The principles and details of ODT are well explained in [55]. Therefore, we briefly illustrate the major ideas without extensive descriptions.

#### 2.1. Optical diffraction tomography

In ODT, the fundamental forward equation is given by the scalar Helmholtz equation:

where $k=\frac{2\pi {n}_{0}}{\lambda}$,*λ*is the incident light wavelength in free space,

*U*(

**r**) is a scalar electric field distribution and denotes the scattering potential,

*n*(

*r*) is the RI distribution of a sample and

*n*

_{0}is the RI of a surrounding homogeneous medium. Suppose that the total electrical distribution is given by

*U*(

**r**) =

*U*

_{0}(

**r**) +

*U*(

_{s}**r**), where

*U*

_{0}(

**r**) is the electric field from the homogeneous surrounding medium and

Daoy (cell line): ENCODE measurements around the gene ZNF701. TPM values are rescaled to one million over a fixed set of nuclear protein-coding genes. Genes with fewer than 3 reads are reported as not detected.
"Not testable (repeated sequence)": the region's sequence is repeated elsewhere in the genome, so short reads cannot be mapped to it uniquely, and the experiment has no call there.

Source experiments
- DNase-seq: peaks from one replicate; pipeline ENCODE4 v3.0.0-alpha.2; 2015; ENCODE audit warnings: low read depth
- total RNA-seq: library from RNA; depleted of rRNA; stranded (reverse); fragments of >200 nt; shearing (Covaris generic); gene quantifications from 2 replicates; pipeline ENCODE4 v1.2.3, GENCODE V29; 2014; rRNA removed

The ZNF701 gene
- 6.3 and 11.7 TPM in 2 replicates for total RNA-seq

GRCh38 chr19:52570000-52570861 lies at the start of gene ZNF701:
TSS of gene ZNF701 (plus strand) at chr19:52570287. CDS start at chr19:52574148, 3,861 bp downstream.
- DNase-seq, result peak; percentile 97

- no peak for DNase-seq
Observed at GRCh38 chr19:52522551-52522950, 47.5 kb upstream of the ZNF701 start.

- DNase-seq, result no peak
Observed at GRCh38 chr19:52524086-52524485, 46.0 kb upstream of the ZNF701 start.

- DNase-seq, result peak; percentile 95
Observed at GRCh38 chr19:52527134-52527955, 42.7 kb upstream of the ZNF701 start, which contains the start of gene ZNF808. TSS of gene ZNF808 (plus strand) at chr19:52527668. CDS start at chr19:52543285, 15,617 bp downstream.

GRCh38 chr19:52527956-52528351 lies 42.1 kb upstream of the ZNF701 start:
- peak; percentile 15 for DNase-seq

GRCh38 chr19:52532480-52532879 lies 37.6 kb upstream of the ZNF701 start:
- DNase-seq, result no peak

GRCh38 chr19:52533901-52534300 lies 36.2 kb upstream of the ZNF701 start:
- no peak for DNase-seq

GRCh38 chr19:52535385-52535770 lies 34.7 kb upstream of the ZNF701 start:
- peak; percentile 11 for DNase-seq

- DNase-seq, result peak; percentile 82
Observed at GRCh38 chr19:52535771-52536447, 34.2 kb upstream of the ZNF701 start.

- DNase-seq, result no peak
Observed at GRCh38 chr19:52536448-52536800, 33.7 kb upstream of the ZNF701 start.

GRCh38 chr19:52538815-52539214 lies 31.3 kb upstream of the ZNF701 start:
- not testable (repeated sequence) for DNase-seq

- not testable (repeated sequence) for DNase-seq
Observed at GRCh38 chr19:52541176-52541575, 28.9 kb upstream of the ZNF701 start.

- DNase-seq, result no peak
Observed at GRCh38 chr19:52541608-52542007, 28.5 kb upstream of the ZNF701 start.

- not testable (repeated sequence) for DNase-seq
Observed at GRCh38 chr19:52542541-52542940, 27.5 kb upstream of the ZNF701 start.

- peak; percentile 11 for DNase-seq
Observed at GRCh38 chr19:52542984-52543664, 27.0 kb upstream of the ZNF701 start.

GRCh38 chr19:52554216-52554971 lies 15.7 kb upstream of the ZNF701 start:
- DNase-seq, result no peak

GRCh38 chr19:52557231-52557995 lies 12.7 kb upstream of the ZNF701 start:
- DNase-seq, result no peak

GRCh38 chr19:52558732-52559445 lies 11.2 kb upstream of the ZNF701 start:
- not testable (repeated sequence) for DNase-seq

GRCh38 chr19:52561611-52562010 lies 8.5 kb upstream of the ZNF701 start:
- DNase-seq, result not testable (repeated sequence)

*U*(

_{s}**r**) is the field scattered from the sample. Then, under the Born approximation, the scattered field ( ${U}_{s}^{B}(\mathbf{r})$) can be represented as

#### 2.2. Problem formulation

In this paper, our analysis is based on the first order Rytov approximation. Specifically, we assume that *U*_{0}(**r**) is a plane wave,
${U}_{0}^{(m)}(\mathbf{r})={e}^{i{\mathbf{k}}_{m}\cdot \mathbf{r}}$, where **k*** _{m}* =

*k*

**s**

*is a real-valued wavenumber determined by the directional unit vector for the*

_{m}*m*-th illumination ${\mathbf{s}}_{m}=({s}_{x}^{(m)},{s}_{y}^{(m)},{s}_{z}^{(m)})$. Using the Fourier diffraction theorem derived in [56], the measurement of the ODT from the

*m*-th illumination can be written by

*U*(

**r**) and ${U}_{0}^{(m)}(\mathbf{r})$ are measured at

*z*= 0 plane. Then, the corresponding forward operator

*A*corresponds to the 3-D Fourier transform of a scattering potential at (

_{m}f**k-k**

*):*